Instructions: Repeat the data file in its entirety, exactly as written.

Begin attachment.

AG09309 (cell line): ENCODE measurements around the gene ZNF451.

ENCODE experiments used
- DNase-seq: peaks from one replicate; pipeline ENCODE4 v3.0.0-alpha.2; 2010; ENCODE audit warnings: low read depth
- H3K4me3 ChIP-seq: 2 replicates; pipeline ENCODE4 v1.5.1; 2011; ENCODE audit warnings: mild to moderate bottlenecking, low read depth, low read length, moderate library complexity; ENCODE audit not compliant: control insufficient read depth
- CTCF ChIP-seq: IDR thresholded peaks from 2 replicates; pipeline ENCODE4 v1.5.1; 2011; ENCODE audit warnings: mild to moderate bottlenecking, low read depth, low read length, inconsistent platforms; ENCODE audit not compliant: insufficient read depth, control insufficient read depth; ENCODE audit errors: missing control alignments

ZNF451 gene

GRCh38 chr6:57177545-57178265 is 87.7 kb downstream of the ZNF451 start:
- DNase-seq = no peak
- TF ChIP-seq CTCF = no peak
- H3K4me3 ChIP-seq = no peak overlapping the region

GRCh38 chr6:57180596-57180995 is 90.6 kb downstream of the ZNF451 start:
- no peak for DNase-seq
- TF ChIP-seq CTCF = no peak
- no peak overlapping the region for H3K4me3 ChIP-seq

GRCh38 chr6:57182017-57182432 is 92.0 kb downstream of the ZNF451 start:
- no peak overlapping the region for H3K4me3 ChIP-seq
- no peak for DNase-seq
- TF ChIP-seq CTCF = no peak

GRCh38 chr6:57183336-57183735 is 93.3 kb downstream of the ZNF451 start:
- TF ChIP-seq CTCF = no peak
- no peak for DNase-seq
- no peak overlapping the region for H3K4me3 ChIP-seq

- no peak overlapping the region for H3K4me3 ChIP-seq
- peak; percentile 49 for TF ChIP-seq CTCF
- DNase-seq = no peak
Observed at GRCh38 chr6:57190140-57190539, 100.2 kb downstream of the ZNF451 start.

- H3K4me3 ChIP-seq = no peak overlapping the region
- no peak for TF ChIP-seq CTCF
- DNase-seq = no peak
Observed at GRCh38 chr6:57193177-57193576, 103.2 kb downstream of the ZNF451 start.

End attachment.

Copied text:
AG09309 (cell line): ENCODE measurements around the gene ZNF451.

ENCODE experiments used
- DNase-seq: peaks from one replicate; pipeline ENCODE4 v3.0.0-alpha.2; 2010; ENCODE audit warnings: low read depth
- H3K4me3 ChIP-seq: 2 replicates; pipeline ENCODE4 v1.5.1; 2011; ENCODE audit warnings: mild to moderate bottlenecking, low read depth, low read length, moderate library complexity; ENCODE audit not compliant: control insufficient read depth
- CTCF ChIP-seq: IDR thresholded peaks from 2 replicates; pipeline ENCODE4 v1.5.1; 2011; ENCODE audit warnings: mild to moderate bottlenecking, low read depth, low read length, inconsistent platforms; ENCODE audit not compliant: insufficient read depth, control insufficient read depth; ENCODE audit errors: missing control alignments

ZNF451 gene

GRCh38 chr6:57177545-57178265 is 87.7 kb downstream of the ZNF451 start:
- DNase-seq = no peak
- TF ChIP-seq CTCF = no peak
- H3K4me3 ChIP-seq = no peak overlapping the region

GRCh38 chr6:57180596-57180995 is 90.6 kb downstream of the ZNF451 start:
- no peak for DNase-seq
- TF ChIP-seq CTCF = no peak
- no peak overlapping the region for H3K4me3 ChIP-seq

GRCh38 chr6:57182017-57182432 is 92.0 kb downstream of the ZNF451 start:
- no peak overlapping the region for H3K4me3 ChIP-seq
- no peak for DNase-seq
- TF ChIP-seq CTCF = no peak

GRCh38 chr6:57183336-57183735 is 93.3 kb downstream of the ZNF451 start:
- TF ChIP-seq CTCF = no peak
- no peak for DNase-seq
- no peak overlapping the region for H3K4me3 ChIP-seq

- no peak overlapping the region for H3K4me3 ChIP-seq
- peak; percentile 49 for TF ChIP-seq CTCF
- DNase-seq = no peak
Observed at GRCh38 chr6:57190140-57190539, 100.2 kb downstream of the ZNF451 start.

- H3K4me3 ChIP-seq = no peak overlapping the region
- no peak for TF ChIP-seq CTCF
- DNase-seq = no peak
Observed at GRCh38 chr6:57193177-57193576, 103.2 kb downstream of the ZNF451 start.